“Sheer Madness” – Raising Hope

Jimmy’s ex-girlfriend is back in town, and he realizes that he likes her more now that she’s off her mood stabilizers. Because she’s a lot more fun.

Jacintha Saldanha death – almost everyone

This one speaks for itself. After the death of Jacintha Saldanha by apparent suicide, countless news agencies speculated that her death was the direct result of the infamous “Royal Radio Prank” of which she was an unsuspecting victim. By pushing blame for her death onto a single isolated incident, the countless tabloid-style stories that ran about Saldanha trivialized both the mental health aspects contributing to the tragedy and the seriousness of suicide. News coverage of suicide tends to mystify the act and depict it as inevitable, rather than offering insight into prevention or showing even the least bit of respect for the life of the deceased.

Lark Vorhies rumors-  People and Entertainment Tonight

In October 2012, when People Magazine published a story based on interviews they conducted with former Saved By the Bell star Lara Vorhies and some people close to her, they took an angle that the actress wasn’t expecting, claiming that Vorhiees had been diagnosed with bipolar disorder.

“Voorhies, 38, would frequently stop mid-sentence and stare off, often mumbling to herself or to others who weren’t there,” the magazine reported in its sensationalist and ill-informed story about Vorhiees’ “sad spiral.”

It got messier when Entertainment Tonight picked up the story, and aired a series of pieces centered around an interview that was, as one online commentator put it, “bitchy.” And I couldn’t agree more. Vorhies was visibly flustered by the interviewer’s accusational tone, irrelevant line of questioning (“Do you hear voices?” she asked, apropos of nothing), and intrusive aim of making the actress out herself.

The exploitation continued when ET had the interview analyzed by a “respected psychiatrist” (with Lark’s permission, they said) who, thankfully, stated that he was unable to speculate on her diagnosis based on the interview.

The story was picked up elsewhere on the web, where some bloggers implied that Vorhies’ idiosyncratic manner of speaking, characterized by misused words and run-on sentences, was proof that her alleged diagnosis was valid.

Honorable Mention: American Horror Story:Asylum

As the National Alliance on Mental illness opined in October, the latest season of American Horror Story, set in a psychiatric hospital in the 1960s, just might be too over-the-top to be stigmatizing. Sure, there’s nothing positive about the ongoing ‘trend’ of casting mental healthcare as the setting for horror entertainment, but no one watching the series is likely to mistake its events and characters for mental health reality. The series perpetuates existing stereotypes about mental health and violence, and the nature of psychiatric hospitals, but is produced in such a way that viewers with even an ounce of media literacy will understand that what they’re watching has no connection to the reality of mental health.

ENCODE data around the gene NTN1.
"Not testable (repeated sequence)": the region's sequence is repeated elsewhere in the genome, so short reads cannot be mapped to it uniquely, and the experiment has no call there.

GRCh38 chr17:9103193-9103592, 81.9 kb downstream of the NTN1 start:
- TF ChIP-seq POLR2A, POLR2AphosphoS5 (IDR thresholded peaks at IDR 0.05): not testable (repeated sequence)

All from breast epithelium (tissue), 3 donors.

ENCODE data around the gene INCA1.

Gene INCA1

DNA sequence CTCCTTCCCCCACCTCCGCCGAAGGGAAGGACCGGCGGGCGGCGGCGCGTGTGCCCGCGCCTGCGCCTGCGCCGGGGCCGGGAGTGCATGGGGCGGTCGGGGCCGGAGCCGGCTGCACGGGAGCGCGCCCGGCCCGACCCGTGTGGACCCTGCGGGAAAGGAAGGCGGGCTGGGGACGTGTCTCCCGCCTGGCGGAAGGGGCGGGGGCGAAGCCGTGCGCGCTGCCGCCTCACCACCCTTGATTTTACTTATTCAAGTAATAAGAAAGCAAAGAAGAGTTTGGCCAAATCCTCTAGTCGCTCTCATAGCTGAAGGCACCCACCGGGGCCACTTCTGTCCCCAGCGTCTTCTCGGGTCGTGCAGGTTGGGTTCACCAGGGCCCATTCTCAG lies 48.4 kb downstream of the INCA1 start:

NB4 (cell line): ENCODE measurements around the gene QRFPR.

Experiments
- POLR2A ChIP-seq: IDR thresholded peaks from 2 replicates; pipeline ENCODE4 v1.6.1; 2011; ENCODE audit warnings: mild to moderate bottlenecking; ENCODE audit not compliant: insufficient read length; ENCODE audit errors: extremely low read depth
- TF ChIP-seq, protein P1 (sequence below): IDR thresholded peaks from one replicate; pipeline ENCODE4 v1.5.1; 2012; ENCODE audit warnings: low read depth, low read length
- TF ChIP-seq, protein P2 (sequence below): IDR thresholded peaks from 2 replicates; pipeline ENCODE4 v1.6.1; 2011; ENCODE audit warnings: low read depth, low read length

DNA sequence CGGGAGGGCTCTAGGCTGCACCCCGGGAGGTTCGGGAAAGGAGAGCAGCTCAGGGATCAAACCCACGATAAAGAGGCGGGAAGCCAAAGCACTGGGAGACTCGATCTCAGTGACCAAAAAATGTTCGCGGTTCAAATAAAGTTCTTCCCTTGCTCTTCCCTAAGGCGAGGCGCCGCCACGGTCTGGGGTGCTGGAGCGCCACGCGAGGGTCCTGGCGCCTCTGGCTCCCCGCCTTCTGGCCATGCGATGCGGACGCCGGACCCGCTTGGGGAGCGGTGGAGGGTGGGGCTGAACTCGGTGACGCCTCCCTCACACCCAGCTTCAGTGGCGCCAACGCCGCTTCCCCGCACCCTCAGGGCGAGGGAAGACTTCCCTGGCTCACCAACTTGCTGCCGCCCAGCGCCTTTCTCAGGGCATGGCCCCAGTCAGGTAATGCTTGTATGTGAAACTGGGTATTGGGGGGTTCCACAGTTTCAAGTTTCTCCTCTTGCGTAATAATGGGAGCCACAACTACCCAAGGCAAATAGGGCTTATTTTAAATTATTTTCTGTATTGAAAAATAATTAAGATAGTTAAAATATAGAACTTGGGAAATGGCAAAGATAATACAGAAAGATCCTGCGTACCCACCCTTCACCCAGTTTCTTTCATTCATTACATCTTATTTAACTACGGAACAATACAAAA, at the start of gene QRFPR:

That said, the coverage of the show in the entertainment news media was probably more stigmatizing than Asylum itself. Headlines like “New Cast Goes Nuts” and “Back to the Loony Bin” offer some examples of the mental health slurs and clichés that writers on the TV beat chose in discussing the program.

Does the Trigger Warning Have a Place in the Mass Media?

Anyone reading this probably has a sense of what a trigger warning is, but in case you don’t, it’s a brief note that some writers choose to place before materials that pose a risk of negative psychological repercussions for the reader. Subject matter such as sexual assault, domestic violence, and self-harm all pose numerous emotional risks for people with experience with these traumas. A warning will typically read something like “Trigger Warning: Sexual Assault.”

On a blog, trigger warnings essentially give readers a chance to stop and decide whether they’re emotionally ready to read a particular piece. Could this format translate to the mass media?

Trigger warnings are especially popular on blogging sites like Tumblr and Feministing, but have yet to gain any major attention outside that realm. Even within the blogosphere, they’re not without controversy. They’ve been used for years, but there isn’t any real agreement on the best way to write a trigger warning, exactly what content should be preceded by one, or even whether they’re effective. So I may be jumping the gun a little by suggesting that it’s worthwhile to explore the expansion their use into television, film, and print, but I think it merits consideration.

The closest thing in major American mass media to a trigger warning is the “Viewer Discretion” advisement that appears before television programs with violent or sexual content. These, of course, don’t exactly have the same purpose at heart.